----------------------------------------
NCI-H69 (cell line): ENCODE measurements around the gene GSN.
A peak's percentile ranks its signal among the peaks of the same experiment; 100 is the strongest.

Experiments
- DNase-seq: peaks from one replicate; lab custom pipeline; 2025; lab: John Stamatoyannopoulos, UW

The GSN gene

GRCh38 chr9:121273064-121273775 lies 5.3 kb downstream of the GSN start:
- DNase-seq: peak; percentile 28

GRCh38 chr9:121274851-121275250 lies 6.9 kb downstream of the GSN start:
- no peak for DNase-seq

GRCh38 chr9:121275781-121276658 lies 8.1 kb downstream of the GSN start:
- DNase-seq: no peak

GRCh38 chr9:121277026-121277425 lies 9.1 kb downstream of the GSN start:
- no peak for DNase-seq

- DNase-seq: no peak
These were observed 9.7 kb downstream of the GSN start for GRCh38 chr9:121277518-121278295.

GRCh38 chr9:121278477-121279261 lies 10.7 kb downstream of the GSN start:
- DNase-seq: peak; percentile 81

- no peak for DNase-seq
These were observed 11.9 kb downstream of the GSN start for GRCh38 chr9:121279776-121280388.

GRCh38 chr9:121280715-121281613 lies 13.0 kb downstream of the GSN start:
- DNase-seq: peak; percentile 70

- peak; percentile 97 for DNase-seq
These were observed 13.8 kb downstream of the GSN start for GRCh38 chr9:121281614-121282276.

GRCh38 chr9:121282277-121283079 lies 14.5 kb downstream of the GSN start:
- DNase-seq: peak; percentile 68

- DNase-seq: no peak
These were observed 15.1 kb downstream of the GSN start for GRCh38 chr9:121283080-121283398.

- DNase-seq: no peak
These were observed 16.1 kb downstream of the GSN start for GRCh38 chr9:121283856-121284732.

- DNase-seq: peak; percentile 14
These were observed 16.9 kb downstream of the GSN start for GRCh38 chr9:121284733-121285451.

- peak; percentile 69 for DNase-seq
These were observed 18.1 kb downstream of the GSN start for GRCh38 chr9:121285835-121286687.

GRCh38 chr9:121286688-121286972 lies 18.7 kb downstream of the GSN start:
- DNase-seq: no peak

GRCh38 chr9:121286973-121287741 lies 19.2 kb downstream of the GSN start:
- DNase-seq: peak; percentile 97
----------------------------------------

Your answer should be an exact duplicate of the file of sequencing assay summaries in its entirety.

NCI-H69 (cell line): ENCODE measurements around the gene GSN.
A peak's percentile ranks its signal among the peaks of the same experiment; 100 is the strongest.

Experiments
- DNase-seq: peaks from one replicate; lab custom pipeline; 2025; lab: John Stamatoyannopoulos, UW

The GSN gene

GRCh38 chr9:121273064-121273775 lies 5.3 kb downstream of the GSN start:
- DNase-seq: peak; percentile 28

GRCh38 chr9:121274851-121275250 lies 6.9 kb downstream of the GSN start:
- no peak for DNase-seq

GRCh38 chr9:121275781-121276658 lies 8.1 kb downstream of the GSN start:
- DNase-seq: no peak

GRCh38 chr9:121277026-121277425 lies 9.1 kb downstream of the GSN start:
- no peak for DNase-seq

- DNase-seq: no peak
These were observed 9.7 kb downstream of the GSN start for GRCh38 chr9:121277518-121278295.

GRCh38 chr9:121278477-121279261 lies 10.7 kb downstream of the GSN start:
- DNase-seq: peak; percentile 81

- no peak for DNase-seq
These were observed 11.9 kb downstream of the GSN start for GRCh38 chr9:121279776-121280388.

GRCh38 chr9:121280715-121281613 lies 13.0 kb downstream of the GSN start:
- DNase-seq: peak; percentile 70

- peak; percentile 97 for DNase-seq
These were observed 13.8 kb downstream of the GSN start for GRCh38 chr9:121281614-121282276.

GRCh38 chr9:121282277-121283079 lies 14.5 kb downstream of the GSN start:
- DNase-seq: peak; percentile 68

- DNase-seq: no peak
These were observed 15.1 kb downstream of the GSN start for GRCh38 chr9:121283080-121283398.

- DNase-seq: no peak
These were observed 16.1 kb downstream of the GSN start for GRCh38 chr9:121283856-121284732.

- DNase-seq: peak; percentile 14
These were observed 16.9 kb downstream of the GSN start for GRCh38 chr9:121284733-121285451.

- peak; percentile 69 for DNase-seq
These were observed 18.1 kb downstream of the GSN start for GRCh38 chr9:121285835-121286687.

GRCh38 chr9:121286688-121286972 lies 18.7 kb downstream of the GSN start:
- DNase-seq: no peak

GRCh38 chr9:121286973-121287741 lies 19.2 kb downstream of the GSN start:
- DNase-seq: peak; percentile 97